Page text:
Wednesday, January 23, 2013

on the coast

my notes from last night's on the coast beer column:

the perfect pour:
there really is a right way to pour beer!
 
first of all, the basics.
drink out of a glass, not a bottle or a can
and make sure the glass is clean - hand-washing and air drying are recommended (hand-washing to avoid soap or food residue from the dishwasher - also keeps any branding on the glass fresh longer - and air drying so you don't get lint or grease from a dishtowel in the glass)
the quick answer to why drinking out of a glass is better than a bottle or a can is that you get to appreciate the appearance of the beer as well as the flavour and aromas.
also handy is the ability to control the amount of settled yeast sediment from a bottle-conditioned beer that ends up in your mouth - some styles of beer are all about including the yeast (like a hefeweisen), if you pour from the bottle into the glass you'll mix the yeast in nicely. if you don't like yeast, or are drinking a style that is better off leaving the yeast in the bottle, you can leave the bottom half inch or so of beer in the bottle as that's where the yeast tends to hang out.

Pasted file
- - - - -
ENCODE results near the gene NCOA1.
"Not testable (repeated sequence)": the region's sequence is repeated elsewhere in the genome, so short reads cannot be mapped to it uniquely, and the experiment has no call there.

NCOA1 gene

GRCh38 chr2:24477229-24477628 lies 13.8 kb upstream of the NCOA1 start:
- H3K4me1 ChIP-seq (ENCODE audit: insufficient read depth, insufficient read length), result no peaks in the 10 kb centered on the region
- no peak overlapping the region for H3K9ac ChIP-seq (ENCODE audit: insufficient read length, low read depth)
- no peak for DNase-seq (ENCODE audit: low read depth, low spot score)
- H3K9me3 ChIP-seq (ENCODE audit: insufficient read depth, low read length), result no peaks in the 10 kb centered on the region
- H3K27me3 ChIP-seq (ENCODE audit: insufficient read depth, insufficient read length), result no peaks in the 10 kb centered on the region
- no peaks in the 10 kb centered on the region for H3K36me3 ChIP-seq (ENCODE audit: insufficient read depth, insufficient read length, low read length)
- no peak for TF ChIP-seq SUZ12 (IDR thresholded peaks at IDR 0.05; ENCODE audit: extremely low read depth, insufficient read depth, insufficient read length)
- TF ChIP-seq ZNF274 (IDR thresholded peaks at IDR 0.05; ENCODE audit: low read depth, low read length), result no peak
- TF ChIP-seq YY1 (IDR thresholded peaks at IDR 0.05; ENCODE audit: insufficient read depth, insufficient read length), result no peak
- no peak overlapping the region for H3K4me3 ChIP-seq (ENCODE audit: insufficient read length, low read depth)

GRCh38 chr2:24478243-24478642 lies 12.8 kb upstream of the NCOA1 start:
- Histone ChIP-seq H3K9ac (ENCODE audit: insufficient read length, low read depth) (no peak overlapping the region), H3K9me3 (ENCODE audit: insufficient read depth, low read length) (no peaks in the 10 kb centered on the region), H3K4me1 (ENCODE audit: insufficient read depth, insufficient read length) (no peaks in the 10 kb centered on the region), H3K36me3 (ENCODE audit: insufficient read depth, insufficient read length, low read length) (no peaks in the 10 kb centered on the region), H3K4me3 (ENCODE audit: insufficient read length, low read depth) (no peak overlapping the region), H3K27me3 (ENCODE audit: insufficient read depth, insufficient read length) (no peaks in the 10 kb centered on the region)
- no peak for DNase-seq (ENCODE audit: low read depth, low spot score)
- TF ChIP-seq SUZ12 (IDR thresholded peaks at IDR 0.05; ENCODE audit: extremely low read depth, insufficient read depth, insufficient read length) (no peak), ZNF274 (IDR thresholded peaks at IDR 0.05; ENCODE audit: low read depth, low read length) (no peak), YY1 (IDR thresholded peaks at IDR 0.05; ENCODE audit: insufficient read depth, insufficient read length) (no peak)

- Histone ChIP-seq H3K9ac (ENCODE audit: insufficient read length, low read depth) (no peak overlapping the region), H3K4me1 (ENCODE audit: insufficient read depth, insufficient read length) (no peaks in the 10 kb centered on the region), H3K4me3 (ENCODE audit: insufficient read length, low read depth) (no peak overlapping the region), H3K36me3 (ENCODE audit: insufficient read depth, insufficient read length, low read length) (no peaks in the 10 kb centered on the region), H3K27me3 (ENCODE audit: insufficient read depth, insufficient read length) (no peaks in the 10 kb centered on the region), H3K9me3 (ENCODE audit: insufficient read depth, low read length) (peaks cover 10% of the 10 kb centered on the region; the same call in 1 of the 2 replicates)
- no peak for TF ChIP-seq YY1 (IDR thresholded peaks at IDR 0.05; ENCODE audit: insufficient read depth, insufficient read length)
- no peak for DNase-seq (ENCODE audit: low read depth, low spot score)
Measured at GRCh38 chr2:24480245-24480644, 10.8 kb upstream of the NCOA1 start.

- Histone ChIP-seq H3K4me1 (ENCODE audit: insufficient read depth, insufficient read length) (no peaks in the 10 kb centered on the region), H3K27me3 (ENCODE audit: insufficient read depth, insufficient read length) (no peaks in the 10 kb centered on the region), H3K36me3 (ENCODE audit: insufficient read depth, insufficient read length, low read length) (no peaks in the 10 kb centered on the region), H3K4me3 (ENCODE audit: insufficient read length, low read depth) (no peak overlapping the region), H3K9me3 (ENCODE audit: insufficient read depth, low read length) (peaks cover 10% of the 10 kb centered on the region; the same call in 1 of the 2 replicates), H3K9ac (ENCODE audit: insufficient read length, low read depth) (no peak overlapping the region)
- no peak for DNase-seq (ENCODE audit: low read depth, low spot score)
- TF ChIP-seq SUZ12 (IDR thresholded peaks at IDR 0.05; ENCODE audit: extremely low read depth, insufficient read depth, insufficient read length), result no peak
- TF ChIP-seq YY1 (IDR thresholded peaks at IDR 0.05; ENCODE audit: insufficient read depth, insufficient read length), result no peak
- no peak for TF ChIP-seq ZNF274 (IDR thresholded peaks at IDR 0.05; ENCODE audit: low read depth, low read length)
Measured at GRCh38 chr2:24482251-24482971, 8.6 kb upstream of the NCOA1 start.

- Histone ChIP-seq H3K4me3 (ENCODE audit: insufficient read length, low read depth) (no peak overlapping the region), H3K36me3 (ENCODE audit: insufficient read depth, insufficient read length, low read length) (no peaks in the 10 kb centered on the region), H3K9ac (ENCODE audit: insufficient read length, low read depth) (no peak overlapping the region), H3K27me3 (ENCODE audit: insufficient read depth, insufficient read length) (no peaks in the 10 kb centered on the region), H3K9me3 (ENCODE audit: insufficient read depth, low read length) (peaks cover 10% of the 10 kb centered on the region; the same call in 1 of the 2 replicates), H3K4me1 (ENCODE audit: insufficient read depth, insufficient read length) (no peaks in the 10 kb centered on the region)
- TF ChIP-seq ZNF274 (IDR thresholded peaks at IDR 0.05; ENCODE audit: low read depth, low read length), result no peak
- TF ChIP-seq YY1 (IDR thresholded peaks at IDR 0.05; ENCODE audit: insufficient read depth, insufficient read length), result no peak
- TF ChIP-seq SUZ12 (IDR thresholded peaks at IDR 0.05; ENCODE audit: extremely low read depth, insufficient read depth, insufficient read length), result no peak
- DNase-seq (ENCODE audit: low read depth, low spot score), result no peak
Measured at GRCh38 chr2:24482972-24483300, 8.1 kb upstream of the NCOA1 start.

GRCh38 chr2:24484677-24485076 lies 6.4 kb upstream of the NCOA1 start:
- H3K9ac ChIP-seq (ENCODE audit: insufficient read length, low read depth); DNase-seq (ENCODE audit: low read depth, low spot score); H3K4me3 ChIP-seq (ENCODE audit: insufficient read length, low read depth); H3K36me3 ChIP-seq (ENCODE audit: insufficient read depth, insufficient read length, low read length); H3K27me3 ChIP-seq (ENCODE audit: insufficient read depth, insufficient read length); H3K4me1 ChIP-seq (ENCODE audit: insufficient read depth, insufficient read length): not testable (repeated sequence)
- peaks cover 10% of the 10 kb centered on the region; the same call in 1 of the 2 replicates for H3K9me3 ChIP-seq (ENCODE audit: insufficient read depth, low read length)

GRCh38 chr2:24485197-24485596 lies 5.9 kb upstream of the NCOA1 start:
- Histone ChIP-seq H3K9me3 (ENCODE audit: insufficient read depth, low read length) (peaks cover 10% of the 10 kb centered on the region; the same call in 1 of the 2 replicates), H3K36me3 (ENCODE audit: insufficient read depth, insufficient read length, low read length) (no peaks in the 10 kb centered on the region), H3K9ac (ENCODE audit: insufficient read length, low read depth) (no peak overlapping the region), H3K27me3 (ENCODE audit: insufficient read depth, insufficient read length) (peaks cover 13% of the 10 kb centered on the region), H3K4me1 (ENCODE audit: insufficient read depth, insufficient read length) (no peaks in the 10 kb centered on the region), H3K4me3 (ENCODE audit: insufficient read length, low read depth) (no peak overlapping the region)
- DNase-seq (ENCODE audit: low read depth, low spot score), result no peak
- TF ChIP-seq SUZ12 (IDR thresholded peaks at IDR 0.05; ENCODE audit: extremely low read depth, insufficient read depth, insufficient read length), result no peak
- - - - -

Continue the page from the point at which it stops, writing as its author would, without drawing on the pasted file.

there are also a few myths about how to serve beer
pop quiz:
frosty mugs, good or evil?
a pour that causes lots of head, good or evil?
 
answers: frosty mugs are evil, pours that cause a thicker head are good
if you aren't drinking at a craft beer establishment, those might be the exact opposite of what you're being served
 
so why are frosty mugs evil? isn't it nice to have cold beer?
cold being a relative term, yes it is nice to have a beer that is chilled. but not too cold! beer should be served cool, not cold. generally lagers at about 5-7C and ales at 10-12C, stouts and strong ales at 14-16C (see below for ratebeer.com's comprehensive list of all styles by suggested serving temperature).
a frosted glass makes the beer too cold to taste. when a beer is too cold all the flavours skip right past your taste buds instead of dancing on them! the aroma is kept down as well, meaning you can't even rely on your nose to tell your taste buds what they're missing. if you're drinking good beer, you don't want to lose out on any of the flavour and aroma.